During the April-November period, fiscal deficit touched as much as 94 per cent of the budgeted target.
It is still possible to meet the target if the government remains determined to contain expenditures during the December-March period, in line with the FY13 pattern, Barclays said in a report today.
"Its needs to reduce expenditure by nearly Rs 1 trillion during the December-March period," it added.
"To meet to its fiscal deficit target of 4.8 per cent of GDP, the government needs to limit spending to Rs 5.3-5.6 trillion during December-March, resulting in incremental deficit of Rs 0.3 trillion during the period," the report said.
In FY13, the budget deficit was high in H1, but the government was able to tighten its belt significantly in the final three-four months, which resulted in limiting the full year fiscal deficit below 4.8 per cent from a targeted 5.3 per cent of the GDP.
However, the brokerage house also admits that cut in expenditure this year seems difficult due to the upcoming elections scheduled for April-May.
To meet its original budget targets, the government needs to mop up about Rs 6.1 lakh crore in revenues to finance planned spending of Rs 6.4 lakh crore in the remaining part of FY14, the report said.
It further said the government can aim for a 10-15 per cent year-on-year increase in revenues, giving it revenues of Rs 5-5.3 lakh crore during December-March, about Rs 0.8-1 lakh crore below the original target. The budget pegged a revenue growth of 19.1 per cent, but according to the latest figures the direct tax mop-up was only 12.5 per cent.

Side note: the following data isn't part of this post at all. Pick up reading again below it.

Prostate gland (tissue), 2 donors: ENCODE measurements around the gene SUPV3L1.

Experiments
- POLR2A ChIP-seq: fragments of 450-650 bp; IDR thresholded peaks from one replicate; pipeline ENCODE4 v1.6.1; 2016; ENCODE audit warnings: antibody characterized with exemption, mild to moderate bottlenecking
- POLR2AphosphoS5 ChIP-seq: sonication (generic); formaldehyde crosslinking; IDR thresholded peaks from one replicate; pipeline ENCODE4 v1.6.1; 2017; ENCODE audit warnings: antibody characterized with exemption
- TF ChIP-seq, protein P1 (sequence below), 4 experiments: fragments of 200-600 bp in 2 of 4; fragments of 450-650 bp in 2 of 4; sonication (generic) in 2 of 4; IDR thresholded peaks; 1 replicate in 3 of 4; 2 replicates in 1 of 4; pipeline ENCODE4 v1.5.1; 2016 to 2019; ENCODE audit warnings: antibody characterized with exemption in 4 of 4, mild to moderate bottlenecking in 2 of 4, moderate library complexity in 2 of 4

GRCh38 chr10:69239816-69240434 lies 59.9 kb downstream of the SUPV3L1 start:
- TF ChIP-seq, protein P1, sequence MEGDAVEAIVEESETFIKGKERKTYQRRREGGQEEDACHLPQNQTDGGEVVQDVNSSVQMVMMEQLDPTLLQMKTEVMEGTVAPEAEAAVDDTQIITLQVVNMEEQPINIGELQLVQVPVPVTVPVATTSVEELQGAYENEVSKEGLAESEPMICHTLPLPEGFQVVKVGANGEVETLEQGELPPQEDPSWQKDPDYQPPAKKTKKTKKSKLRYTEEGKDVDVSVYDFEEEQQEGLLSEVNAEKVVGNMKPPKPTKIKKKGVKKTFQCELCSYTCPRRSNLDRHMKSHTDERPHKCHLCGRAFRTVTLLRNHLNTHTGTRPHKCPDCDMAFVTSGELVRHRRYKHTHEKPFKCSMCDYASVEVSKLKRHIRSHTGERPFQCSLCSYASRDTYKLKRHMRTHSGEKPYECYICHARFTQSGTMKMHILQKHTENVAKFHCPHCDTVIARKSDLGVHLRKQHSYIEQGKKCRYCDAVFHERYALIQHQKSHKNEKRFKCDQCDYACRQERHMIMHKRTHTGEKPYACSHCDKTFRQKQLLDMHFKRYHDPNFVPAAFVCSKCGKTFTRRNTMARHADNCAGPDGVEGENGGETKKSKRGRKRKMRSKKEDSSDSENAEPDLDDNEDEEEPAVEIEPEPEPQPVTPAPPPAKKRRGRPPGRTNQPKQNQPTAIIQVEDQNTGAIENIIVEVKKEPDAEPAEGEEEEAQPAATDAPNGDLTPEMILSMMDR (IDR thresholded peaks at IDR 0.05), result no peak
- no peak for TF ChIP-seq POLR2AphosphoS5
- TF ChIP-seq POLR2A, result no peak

The report said that the government can cut its expenditure through reduction in capital expenditure, defence purchases and investments in international financial institutions.
The ministries of education, health, road and highway transport, and rural development could see their budgeted spending reduced significantly to be more in line with historical trends, the report said.
The brokerage further said if the government cuts its budgeted capital spending by Rs 30,000 crore, remaining nearly Rs 70,000 crore in cuts would need to come from slashing revenue spends like salaries, interest payments and grants.
"Postponing subsidy payments, reducing Central assistance for the states, and cutting or delaying payments on some social/economic programmes would make it feasible for the government to reduce overall spending enough to meet its deficit target," the report added.